A new method of gathering sap from sugar maple saplings is being tested.
Showing 21 – 30 of all 347 resources in the database
A summary of the current state of maple production in New England is based on surveys returned from
approximately 163 sugarmakers in April, 2009.
A practical guide for the management of a sugarbush. Guidelines are established for the manipulation of stand density and stocking to promote the development of healthy vigorous trees with deep, wide crowns, the necessary attributes for highest possible yield of sugar-rich sap.
Research conducted at the University of Vermont Proctor Maple Research Center over several years to explore a variety of methods to potentially increase sap yields from tubing systems through modifications of the lateral/dropline portion of the sap collection system.
Can fertilization of sugar maple stands lead to increased diameter growth, better crown conditions, and/or added sugar production? The effectiveness of fertilization depends in large part on soil nutrition.
Achieving a consistent and acceptable density level for maple syrup continues to be a challenge for many producers.
Through the increased combustion of fossil fuels, humans have dramatically increased pollutant additions of sulfur and nitrogen into the atmosphere wher eit combines with water to form sulfuric and nitric acids, creating acid rain. This article investigates the impact of this issue on sugarbush health.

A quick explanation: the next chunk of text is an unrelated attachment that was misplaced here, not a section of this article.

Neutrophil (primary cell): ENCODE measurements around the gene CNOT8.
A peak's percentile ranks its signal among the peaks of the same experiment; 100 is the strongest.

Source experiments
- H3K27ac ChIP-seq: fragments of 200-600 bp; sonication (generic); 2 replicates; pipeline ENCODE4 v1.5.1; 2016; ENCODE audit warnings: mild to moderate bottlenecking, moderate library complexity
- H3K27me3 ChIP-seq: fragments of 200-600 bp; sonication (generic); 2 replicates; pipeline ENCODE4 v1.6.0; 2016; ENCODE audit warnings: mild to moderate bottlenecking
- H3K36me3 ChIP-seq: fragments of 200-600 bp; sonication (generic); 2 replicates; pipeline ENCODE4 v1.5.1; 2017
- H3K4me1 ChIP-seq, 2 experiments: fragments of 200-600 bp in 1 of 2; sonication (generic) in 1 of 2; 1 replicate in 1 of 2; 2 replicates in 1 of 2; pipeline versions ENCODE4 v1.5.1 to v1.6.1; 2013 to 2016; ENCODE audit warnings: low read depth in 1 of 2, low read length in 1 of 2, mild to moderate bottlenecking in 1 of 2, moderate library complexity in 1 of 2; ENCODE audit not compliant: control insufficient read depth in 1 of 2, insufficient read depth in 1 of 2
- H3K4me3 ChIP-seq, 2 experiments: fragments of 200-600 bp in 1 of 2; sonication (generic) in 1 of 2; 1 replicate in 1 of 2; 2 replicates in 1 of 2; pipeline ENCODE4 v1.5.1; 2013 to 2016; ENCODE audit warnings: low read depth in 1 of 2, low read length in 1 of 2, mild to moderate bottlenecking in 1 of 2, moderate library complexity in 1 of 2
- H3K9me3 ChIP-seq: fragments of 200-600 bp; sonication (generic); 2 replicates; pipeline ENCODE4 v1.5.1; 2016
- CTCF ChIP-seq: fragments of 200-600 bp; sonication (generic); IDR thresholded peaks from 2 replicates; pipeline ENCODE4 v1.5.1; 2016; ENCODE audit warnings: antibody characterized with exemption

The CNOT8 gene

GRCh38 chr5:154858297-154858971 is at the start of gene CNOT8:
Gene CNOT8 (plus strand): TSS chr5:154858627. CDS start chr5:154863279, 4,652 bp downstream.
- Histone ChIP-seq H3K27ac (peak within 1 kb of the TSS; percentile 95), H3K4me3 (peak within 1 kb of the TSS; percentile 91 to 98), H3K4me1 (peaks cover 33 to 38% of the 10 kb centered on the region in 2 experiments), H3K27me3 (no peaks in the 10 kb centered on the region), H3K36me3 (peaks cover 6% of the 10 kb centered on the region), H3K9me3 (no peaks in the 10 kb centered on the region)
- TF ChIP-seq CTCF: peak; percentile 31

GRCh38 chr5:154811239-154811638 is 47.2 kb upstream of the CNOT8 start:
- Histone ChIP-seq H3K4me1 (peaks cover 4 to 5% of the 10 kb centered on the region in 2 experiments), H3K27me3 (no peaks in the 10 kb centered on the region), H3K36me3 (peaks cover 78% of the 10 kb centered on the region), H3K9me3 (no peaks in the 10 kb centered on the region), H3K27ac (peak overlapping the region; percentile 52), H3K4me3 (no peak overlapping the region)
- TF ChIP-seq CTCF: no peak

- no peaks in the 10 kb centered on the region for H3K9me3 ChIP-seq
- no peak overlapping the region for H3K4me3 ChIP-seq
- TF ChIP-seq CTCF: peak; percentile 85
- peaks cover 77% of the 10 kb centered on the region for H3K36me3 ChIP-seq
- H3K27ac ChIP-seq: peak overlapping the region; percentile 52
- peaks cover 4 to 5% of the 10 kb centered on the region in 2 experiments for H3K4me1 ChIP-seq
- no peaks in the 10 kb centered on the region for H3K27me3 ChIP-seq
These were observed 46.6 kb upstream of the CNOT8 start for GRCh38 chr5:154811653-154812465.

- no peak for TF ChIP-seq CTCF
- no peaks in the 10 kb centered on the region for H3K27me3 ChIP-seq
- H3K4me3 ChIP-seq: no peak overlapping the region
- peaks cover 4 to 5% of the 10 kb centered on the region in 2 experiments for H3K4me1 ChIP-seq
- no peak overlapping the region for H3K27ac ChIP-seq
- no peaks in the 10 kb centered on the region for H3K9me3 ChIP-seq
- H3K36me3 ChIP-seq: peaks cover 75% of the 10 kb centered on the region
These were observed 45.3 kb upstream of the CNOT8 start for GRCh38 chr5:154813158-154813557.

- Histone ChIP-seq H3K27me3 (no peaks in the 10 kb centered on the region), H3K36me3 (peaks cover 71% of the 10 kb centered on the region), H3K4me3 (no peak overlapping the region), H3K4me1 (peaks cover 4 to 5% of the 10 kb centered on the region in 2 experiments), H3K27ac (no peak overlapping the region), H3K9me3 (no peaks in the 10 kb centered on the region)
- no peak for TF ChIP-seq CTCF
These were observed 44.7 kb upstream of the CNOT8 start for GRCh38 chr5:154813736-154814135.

Over the past six years, my laboratory, and others, have been conducting research focused on identifying bioactive plant compounds (known as phytochemicals or phytonutrients) and evaluating the biological effects of maple syrup, maple water (i.e. maple sap), and maple plant parts and their derived extracts.
Wood chips, wood pellets, and used vegetable oil can all be used to fire properly adapted evaporators. Each has advantages and challenges.
Typically, production is measured in terms of the number of gallons produced. In order to evaluate the effects of season length of maple syrup production I propose an alternative measure of seasonal maple syrup production, “Yield-per-Tap/Day.”